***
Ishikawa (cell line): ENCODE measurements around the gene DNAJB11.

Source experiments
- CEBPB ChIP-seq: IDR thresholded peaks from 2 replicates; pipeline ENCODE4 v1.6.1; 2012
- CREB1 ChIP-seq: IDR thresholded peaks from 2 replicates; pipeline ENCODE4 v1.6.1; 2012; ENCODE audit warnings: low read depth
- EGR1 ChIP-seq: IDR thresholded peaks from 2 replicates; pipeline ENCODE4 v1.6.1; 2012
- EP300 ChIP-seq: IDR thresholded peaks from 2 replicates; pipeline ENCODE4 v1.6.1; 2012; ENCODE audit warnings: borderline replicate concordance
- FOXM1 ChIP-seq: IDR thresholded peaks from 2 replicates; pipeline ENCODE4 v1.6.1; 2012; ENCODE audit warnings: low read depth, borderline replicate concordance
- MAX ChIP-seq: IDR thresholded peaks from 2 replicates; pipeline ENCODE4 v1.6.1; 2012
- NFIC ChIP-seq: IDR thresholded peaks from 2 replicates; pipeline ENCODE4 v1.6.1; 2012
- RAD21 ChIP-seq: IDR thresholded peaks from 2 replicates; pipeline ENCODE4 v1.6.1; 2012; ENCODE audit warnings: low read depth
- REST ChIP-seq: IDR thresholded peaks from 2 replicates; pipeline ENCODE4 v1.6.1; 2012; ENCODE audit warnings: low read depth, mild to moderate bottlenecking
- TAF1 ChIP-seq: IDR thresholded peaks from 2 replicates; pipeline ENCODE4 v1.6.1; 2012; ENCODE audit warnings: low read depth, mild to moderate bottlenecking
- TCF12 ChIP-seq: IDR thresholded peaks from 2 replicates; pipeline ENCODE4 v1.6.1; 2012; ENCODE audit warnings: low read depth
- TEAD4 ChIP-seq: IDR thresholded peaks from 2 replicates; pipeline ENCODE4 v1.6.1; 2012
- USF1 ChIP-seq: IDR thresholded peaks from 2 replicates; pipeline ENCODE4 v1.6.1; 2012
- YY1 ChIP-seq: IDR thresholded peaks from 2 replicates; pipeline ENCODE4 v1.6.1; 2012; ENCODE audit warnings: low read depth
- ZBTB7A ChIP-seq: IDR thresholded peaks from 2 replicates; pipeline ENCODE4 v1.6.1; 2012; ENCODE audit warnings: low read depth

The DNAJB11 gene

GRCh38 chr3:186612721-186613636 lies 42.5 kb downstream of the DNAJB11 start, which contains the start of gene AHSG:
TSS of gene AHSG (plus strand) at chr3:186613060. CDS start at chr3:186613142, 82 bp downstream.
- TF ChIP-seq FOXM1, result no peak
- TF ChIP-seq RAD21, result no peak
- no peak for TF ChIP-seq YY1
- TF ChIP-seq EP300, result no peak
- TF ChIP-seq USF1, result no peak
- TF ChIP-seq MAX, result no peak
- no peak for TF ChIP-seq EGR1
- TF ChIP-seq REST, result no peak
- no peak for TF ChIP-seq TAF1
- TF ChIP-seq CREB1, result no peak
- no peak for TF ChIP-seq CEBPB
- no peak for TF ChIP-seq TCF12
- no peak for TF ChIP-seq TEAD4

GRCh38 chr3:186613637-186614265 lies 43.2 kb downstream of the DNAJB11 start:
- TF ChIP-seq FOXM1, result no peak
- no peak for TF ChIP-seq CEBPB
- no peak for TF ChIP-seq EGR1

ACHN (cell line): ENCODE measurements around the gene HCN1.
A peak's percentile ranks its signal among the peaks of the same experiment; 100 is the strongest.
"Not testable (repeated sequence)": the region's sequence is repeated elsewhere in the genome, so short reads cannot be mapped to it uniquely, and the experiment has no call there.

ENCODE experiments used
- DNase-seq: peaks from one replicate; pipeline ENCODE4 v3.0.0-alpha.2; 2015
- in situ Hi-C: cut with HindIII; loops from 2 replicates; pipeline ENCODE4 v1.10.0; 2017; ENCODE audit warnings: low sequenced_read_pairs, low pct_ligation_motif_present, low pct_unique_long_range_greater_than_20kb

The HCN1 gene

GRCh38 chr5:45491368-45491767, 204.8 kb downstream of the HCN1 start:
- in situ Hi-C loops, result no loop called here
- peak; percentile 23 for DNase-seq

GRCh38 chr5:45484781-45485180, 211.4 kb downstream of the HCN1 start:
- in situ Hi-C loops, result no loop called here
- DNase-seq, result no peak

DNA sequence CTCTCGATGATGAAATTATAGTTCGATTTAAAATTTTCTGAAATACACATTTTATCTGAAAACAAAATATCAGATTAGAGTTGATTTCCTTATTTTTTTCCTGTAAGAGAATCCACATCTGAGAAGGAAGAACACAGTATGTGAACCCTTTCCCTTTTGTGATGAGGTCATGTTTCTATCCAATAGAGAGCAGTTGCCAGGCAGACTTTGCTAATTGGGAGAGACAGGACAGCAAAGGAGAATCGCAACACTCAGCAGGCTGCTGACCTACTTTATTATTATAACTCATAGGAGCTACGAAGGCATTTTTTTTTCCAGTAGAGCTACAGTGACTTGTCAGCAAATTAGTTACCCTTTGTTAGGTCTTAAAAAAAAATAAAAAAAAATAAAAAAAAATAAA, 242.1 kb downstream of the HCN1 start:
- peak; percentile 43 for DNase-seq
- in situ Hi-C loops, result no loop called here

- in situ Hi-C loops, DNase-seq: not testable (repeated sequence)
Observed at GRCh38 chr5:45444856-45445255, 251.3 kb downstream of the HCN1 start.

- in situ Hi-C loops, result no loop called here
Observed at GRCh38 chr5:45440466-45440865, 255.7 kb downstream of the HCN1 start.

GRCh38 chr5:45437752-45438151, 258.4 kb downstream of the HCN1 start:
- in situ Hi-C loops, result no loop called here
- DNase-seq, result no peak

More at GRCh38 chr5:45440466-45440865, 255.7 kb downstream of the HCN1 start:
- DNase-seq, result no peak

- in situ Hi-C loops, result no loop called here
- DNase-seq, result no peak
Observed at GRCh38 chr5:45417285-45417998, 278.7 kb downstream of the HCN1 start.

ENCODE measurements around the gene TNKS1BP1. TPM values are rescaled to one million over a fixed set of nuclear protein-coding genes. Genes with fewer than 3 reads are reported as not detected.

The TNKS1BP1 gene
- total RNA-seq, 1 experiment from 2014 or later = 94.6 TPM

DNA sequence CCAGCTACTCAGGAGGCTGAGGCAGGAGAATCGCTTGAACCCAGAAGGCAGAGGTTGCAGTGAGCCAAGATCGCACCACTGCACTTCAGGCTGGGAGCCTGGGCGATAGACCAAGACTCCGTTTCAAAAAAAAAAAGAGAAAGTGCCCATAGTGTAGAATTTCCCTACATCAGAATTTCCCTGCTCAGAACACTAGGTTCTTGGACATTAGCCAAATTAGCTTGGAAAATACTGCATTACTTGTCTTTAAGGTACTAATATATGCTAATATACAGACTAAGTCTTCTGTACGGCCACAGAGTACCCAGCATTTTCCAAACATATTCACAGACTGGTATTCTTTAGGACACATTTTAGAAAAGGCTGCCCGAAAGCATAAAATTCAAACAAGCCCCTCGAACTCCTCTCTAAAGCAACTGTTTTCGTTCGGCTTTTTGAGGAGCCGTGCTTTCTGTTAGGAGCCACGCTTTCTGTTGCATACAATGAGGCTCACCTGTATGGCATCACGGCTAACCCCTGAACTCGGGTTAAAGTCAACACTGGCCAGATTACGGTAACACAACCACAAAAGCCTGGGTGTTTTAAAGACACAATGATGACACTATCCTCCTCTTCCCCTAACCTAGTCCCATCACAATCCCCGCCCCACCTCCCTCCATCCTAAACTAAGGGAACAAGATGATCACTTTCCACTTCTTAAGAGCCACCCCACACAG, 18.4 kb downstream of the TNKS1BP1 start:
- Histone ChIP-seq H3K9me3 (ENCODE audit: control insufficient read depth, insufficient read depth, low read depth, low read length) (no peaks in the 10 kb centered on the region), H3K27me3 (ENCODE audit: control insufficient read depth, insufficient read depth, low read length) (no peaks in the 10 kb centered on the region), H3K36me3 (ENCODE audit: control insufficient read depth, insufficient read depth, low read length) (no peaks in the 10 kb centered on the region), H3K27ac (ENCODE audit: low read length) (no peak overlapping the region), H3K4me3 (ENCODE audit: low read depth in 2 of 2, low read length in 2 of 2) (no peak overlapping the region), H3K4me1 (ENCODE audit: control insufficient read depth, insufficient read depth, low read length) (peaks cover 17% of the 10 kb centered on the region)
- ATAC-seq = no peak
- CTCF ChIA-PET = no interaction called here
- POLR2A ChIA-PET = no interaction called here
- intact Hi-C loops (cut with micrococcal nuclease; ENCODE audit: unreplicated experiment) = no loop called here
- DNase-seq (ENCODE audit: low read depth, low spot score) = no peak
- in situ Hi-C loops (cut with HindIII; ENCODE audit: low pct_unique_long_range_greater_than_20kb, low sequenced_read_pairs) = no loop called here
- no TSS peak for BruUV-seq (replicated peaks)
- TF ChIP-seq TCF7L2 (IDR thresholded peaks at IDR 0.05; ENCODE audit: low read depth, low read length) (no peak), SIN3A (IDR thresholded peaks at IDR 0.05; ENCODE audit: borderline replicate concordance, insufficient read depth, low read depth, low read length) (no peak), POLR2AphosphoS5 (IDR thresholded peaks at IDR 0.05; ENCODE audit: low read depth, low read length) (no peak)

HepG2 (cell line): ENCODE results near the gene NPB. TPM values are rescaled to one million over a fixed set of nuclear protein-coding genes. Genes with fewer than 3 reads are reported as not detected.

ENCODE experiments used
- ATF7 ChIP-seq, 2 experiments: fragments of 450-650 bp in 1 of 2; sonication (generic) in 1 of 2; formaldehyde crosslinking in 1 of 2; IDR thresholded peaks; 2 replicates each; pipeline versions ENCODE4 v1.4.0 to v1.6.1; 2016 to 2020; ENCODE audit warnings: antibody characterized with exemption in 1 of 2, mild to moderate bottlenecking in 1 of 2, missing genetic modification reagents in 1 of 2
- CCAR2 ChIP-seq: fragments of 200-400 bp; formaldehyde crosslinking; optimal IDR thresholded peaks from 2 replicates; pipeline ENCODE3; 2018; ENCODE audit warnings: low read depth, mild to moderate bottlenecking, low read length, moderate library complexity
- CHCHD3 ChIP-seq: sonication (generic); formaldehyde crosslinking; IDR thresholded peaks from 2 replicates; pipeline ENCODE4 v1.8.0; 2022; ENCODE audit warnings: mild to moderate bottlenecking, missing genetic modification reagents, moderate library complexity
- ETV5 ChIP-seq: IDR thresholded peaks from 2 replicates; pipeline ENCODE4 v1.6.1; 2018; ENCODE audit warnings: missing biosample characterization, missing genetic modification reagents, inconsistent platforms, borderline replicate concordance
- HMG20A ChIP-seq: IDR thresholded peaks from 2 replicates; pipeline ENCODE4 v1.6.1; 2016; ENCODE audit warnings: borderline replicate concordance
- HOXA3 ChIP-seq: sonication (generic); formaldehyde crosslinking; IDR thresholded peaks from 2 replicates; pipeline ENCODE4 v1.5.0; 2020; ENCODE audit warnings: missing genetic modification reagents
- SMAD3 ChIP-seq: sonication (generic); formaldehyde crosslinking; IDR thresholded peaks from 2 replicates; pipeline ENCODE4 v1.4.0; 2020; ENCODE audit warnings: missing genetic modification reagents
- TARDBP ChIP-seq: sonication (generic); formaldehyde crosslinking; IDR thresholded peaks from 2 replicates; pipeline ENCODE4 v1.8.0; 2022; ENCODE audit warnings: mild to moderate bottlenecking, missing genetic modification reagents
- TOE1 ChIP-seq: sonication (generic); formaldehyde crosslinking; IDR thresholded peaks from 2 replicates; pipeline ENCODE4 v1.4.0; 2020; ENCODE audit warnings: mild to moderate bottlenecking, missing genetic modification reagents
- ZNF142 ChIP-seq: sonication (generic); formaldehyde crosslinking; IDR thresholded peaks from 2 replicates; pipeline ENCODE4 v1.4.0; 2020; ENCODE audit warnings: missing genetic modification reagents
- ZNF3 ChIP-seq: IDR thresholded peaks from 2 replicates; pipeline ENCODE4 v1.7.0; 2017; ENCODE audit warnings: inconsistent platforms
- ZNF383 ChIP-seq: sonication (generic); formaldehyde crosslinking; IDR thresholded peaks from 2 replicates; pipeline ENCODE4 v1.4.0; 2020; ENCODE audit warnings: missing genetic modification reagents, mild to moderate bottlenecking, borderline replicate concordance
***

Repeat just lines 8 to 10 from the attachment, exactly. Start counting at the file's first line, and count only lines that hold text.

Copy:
- MAX ChIP-seq: IDR thresholded peaks from 2 replicates; pipeline ENCODE4 v1.6.1; 2012
- NFIC ChIP-seq: IDR thresholded peaks from 2 replicates; pipeline ENCODE4 v1.6.1; 2012
- RAD21 ChIP-seq: IDR thresholded peaks from 2 replicates; pipeline ENCODE4 v1.6.1; 2012; ENCODE audit warnings: low read depth